Researchers from the University of York say electromagnetic coils used to treat depression can also alter a person's belief in God. (Image: Wikimedia Commons, A Clockwork Orange)

Researchers working with the University of York in York, England, say electromagnetic coils used to treat depression can also alter a person’s belief in God (Image: Wikimedia Commons, A Clockwork Orange)

Researchers in England claim they have the ability to alter a Christian’s beliefs in God with a common procedure used to treat depression.

Experiments conducted at the University of York in York, England, allegedly changed Christian perceptions on God. Public policy preferences on immigration were also altered.

Scientists used a technique called transcranial magnetic stimulation, or TMS, on volunteers’ posterior medial frontal cortex to accomplish their objectives.

“People often turn to ideology when they are confronted by problems,” Dr. Keise Izuma told Britain’s Express on Wednesday. “We wanted to find out whether a brain region that is linked with solving concrete problems, like deciding how to move one’s body to overcome an obstacle, is also involved in solving abstract problems addressed by ideology.”

Belief in God was allegedly cut by one-third after an electromagnetic coil strategically placed against a participant’s scalp had a current turned on, the newspaper reported.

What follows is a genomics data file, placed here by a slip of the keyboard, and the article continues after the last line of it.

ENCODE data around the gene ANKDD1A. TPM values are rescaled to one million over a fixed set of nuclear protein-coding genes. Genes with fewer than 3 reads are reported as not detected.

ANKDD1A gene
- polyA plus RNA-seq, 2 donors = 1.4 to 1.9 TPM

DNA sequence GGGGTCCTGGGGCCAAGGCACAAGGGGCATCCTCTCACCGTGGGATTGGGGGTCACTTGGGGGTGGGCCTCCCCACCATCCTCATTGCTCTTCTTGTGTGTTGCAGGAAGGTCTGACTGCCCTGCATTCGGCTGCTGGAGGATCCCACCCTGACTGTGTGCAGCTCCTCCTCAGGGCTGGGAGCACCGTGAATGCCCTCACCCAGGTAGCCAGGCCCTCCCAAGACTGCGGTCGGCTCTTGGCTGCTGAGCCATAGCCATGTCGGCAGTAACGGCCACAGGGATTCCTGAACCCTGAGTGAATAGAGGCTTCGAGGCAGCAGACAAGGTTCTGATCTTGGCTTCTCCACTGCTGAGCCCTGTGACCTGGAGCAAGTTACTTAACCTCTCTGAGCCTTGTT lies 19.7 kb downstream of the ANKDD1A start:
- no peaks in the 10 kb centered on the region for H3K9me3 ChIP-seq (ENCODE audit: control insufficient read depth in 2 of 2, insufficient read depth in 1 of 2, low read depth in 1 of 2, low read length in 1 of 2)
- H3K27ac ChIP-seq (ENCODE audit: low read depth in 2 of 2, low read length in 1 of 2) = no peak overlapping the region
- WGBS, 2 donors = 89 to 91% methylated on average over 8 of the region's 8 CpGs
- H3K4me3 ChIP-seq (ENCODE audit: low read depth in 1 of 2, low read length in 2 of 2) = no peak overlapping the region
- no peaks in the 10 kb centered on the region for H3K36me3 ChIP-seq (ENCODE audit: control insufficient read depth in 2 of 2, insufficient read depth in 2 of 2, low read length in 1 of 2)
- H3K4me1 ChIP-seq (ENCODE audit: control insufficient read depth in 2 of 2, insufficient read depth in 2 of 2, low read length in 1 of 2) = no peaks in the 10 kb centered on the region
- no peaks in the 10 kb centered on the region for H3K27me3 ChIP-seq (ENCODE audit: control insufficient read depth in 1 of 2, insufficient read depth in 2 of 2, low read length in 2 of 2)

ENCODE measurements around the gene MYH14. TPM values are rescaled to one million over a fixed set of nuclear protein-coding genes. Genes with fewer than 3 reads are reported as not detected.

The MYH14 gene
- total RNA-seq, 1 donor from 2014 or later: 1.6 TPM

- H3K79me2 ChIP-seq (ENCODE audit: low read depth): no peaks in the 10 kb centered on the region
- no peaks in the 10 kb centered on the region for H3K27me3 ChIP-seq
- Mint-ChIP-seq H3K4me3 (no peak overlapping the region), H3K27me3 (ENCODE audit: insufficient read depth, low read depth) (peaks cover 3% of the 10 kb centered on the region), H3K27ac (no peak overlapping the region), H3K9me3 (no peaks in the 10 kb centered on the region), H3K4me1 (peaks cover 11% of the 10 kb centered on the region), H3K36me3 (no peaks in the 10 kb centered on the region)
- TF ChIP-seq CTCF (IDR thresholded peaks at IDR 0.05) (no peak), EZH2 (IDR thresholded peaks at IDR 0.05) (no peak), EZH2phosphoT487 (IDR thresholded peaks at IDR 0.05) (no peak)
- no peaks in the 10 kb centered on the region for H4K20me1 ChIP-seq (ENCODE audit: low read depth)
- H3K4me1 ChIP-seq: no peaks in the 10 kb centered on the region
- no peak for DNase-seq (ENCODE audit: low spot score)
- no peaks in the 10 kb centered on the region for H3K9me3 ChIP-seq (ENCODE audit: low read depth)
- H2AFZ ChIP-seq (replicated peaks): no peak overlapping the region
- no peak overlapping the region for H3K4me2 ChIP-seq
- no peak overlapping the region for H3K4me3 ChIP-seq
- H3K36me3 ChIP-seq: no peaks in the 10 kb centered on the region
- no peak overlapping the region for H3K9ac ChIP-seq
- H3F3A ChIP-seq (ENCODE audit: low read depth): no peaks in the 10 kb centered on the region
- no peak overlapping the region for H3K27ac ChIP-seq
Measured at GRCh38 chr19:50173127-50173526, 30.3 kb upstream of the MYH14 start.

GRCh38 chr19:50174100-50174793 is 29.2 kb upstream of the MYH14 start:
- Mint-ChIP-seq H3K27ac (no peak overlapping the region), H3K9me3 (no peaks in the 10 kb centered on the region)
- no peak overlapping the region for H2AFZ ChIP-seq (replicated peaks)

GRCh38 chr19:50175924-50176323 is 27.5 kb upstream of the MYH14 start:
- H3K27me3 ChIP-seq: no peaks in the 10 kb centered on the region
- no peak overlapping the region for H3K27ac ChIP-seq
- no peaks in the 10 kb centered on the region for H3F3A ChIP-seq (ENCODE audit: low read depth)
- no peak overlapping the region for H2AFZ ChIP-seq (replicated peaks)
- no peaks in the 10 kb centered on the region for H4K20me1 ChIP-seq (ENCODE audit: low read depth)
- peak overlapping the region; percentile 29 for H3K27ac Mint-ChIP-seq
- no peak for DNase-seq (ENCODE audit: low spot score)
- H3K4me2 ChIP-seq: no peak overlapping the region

American volunteers were also less bothered by concerns over immigration.

Paul Marshall, Lela Gilbert and Nina Shea have collaborated to create “Persecuted: The Global Assault on Christians,” which confirms that groups like Pew Research, Newsweek and The Economist also identify Christians as “the world’s most widely persecuted religious group.”

“As expected, we found that when we experimentally turned down the posterior medial frontal cortex, people were less inclined to reach for comforting religious ideas despite having been reminded of death,” Dr. Izuma said.

York University’s findings have been published in the journal Social Cognitive and Affective Neuroscience, Express reported.

“These findings are very striking, and consistent with the idea that brain mechanisms that evolved for relatively basic threat-response functions are re-purposed to also produce ideological reactions,” Dr. Colin Holbrook, the project’s lead author from the University of California at Los Angeles, told the newspaper.

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